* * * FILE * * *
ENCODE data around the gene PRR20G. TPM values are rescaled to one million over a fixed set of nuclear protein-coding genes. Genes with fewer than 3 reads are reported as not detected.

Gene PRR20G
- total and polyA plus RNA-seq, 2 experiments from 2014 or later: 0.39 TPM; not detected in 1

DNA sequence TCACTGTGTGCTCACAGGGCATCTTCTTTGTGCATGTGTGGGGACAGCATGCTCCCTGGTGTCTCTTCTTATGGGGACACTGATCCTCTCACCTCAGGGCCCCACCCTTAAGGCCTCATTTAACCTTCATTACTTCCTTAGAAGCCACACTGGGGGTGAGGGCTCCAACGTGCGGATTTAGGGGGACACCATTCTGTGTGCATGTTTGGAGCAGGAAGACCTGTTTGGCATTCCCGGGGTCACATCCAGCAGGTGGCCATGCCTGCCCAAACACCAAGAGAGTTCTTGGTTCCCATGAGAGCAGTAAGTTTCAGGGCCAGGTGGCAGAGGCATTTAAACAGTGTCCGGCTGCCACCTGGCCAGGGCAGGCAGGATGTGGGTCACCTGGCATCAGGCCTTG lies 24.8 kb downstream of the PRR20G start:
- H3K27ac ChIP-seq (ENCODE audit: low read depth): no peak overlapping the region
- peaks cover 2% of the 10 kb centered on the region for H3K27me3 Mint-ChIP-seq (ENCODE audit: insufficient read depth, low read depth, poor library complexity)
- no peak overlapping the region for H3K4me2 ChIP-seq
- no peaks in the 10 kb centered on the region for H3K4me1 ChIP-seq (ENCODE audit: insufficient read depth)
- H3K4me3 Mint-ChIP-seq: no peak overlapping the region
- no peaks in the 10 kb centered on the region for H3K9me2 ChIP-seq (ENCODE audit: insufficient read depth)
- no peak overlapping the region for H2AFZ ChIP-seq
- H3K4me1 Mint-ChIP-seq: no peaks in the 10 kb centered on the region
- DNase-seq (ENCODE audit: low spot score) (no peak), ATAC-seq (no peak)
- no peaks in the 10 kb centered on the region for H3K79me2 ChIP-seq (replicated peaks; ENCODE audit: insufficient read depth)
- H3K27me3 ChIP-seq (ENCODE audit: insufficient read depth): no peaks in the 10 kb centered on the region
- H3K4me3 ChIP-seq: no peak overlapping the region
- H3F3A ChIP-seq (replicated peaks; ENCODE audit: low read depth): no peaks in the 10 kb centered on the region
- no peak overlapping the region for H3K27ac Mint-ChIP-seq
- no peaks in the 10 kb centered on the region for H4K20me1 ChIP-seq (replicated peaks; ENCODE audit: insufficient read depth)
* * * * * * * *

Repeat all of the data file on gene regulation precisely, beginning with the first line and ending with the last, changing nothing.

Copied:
ENCODE data around the gene PRR20G. TPM values are rescaled to one million over a fixed set of nuclear protein-coding genes. Genes with fewer than 3 reads are reported as not detected.

Gene PRR20G
- total and polyA plus RNA-seq, 2 experiments from 2014 or later: 0.39 TPM; not detected in 1

DNA sequence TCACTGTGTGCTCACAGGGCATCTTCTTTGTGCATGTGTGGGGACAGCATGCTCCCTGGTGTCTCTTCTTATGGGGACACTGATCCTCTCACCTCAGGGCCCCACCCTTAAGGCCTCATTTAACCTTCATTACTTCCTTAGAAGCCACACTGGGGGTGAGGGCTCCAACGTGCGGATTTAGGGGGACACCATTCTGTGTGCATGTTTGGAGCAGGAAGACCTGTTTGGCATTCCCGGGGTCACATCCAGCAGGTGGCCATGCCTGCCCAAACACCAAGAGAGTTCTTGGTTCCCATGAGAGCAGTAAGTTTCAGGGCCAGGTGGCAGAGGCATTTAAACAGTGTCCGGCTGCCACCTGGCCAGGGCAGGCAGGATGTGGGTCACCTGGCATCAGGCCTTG lies 24.8 kb downstream of the PRR20G start:
- H3K27ac ChIP-seq (ENCODE audit: low read depth): no peak overlapping the region
- peaks cover 2% of the 10 kb centered on the region for H3K27me3 Mint-ChIP-seq (ENCODE audit: insufficient read depth, low read depth, poor library complexity)
- no peak overlapping the region for H3K4me2 ChIP-seq
- no peaks in the 10 kb centered on the region for H3K4me1 ChIP-seq (ENCODE audit: insufficient read depth)
- H3K4me3 Mint-ChIP-seq: no peak overlapping the region
- no peaks in the 10 kb centered on the region for H3K9me2 ChIP-seq (ENCODE audit: insufficient read depth)
- no peak overlapping the region for H2AFZ ChIP-seq
- H3K4me1 Mint-ChIP-seq: no peaks in the 10 kb centered on the region
- DNase-seq (ENCODE audit: low spot score) (no peak), ATAC-seq (no peak)
- no peaks in the 10 kb centered on the region for H3K79me2 ChIP-seq (replicated peaks; ENCODE audit: insufficient read depth)
- H3K27me3 ChIP-seq (ENCODE audit: insufficient read depth): no peaks in the 10 kb centered on the region
- H3K4me3 ChIP-seq: no peak overlapping the region
- H3F3A ChIP-seq (replicated peaks; ENCODE audit: low read depth): no peaks in the 10 kb centered on the region
- no peak overlapping the region for H3K27ac Mint-ChIP-seq
- no peaks in the 10 kb centered on the region for H4K20me1 ChIP-seq (replicated peaks; ENCODE audit: insufficient read depth)